Archbishop Rino Fisichella, president of Pontifical Council for Promoting New Evangelization, speaks at the Vatican 13 June about the theme of the first World Day of the Poor, to be celebrated on 19 November. He said Pope Francis envisioned the day as a way for the whole church to reflect on the Gospel meaning of poverty. (photo: CNS/Robert Duncan)

Vatican announces first World Day for the Poor (CNS) People cannot sit back and be indifferent or unresponsive to growing poverty in the world as a privileged minority accumulates “ostentatious wealth,” Pope Francis said. “God created the heavens and the earth for all; yet sadly some have erected barriers, walls and fences, betraying the original gift meant for all humanity, with none excluded,” the pope said in a message for the first World Day of the Poor...

Displaced Iraqis hit by food poisoning (BBC) Hundreds of people have fallen ill and a child has died of suspected food poisoning at a camp for displaced people near the Iraqi city of Mosul. People were said to be vomiting and suffering dehydration after an iftar meal, to break the daily Ramadan fast...

Israel agrees to reduce Gaza electricity (Al Jazeera) The Israeli government has agreed to cut down its electricity supply in the Gaza Strip, at the behest of the West Bank-based Palestinian Authority (PA), Israeli officials said. According to Yoav Mordechai, the Israeli head of the Coordinator of Government Activities in the Territories (COGAT), President Mahmoud Abbas requested Israel to stop supplying electricity to Gaza back in April...

Muslims and Christians in Goa join hands to protest against cattle sale ban (OutlookIndia.com) To protest against the Centre’s notification banning the sale of cattle for purpose of slaughter, Muslims and the Roman Catholic Church in Goa have come together to back a civil society collective called Goa for Beef — Beef for Goa...

Dozens of news sites blocked in Egypt (Amnesty International) The Egyptian authorities have shifted their onslaught against media freedom to the digital sphere, blocking access to more than 40 news sites without justification in recent weeks, in an attempt to eliminate the country’s last remaining spaces for criticism and free expression, said Amnesty International...

Armenia: where natural beauty and brandy trump a troubled past and volatile present (Economic Times) Bucolic locations, monasteries set in tumbling landscapes, gurgling streams, lapis lazuli lakes — Armenia is picture-postcard turf. One of the cradles of civilisation, the pint-sized country was also the first in the world to officially adopt Christianity as the state religion in AD 301. With doughty neighbors (Turkey, Georgia, Azerbaijan, Russia and Iran) hemming it in, the nation is also at a geopolitical and cultural crossroads...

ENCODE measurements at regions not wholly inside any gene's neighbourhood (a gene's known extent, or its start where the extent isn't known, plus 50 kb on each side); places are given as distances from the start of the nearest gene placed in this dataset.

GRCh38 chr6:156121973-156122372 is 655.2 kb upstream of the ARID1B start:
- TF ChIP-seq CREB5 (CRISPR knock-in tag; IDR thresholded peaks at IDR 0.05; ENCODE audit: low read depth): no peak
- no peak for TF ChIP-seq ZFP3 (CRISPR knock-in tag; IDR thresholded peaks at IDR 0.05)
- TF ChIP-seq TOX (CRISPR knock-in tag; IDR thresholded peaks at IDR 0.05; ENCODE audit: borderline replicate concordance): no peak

Tags: India Iraq Egypt Gaza Strip/West Bank Vatican

12 June 2017
Greg Kandra




Tamara Chitova, 88, enjoys a rare meal in her own home in Georgia. Read about how a Human Touch Offers Pensioners Respite in the July-August 2003 edition of our magazine.
(photo: Dima Chikvaidze)




12 June 2017
Greg Kandra




Pope Francis greets Cardinal Jean-Louis Tauran, president of the Pontifical Council for Interreligious Dialogue, as he meets with members, consultors and guests of the council 9 June at the Vatican. (photo: CNS/L’Osservatore Romano)

Pope urges Council for Interreligious Dialogue to uphold women’s dignity (CNS) The more women are involved in and contribute to communities, politics, economics and the church, the more positive changes will come about, Pope Francis said. “Women are fully entitled to actively take part in all settings, and their rights must be affirmed and protected, including through legal instruments wherever it may prove necessary,” he said 9 June. The pope was speaking to members, consultors and guests of the Pontifical Council for Interreligious Dialogue, which was holding its plenary assembly in Rome 7-9 June. Participants had discussed the role of women in teaching universal fraternity. “We cannot truly call on God, the father of all, if we refuse to treat (others) in a brotherly way,” Cardinal Jean-Louis Tauran told the pope, quoting from “Nostra Aetate,” the Vatican II declaration that addressed the Catholic Church’s relations with other religions...

Holy See denounces retention of migrant children (Vatican Radio) The Holy See has called on the international community to protect the rights of unaccompanied migrant children and condemned their detention as a “grave error.” The Vatican’s Permanent Observer to the UN in Geneva, Archbishop Ivan Jurkovic, made the remarks to the Human Rights Council panel discussion on the rights of unaccompanied migrant children and adolescents…

Refugee families in Lebanon return to Syria (Latin American Herald Tribune) Some 50 Syrian families who had found refuge in Lebanon have returned to their homes in a village located near the border, escorted by military units and members of the Lebanese intelligence services, according to the Lebanese Armed Forces on Saturday. The armed forces said that the families were transferred to Assal al-Ward village in civilian vehicles through Arsal Mountains in northeastern Lebanon to the border with Syria...

Family rejoices over returned of Christian girl kidnapped in Iraq (Fides) Christina Kader Ebada is the name of a Christian girl from Qaraqosh who has been returned to her family after being abducted three years ago by militia of the Islamic State group. The girl, now six years old, was united with her parents last Friday 9 June...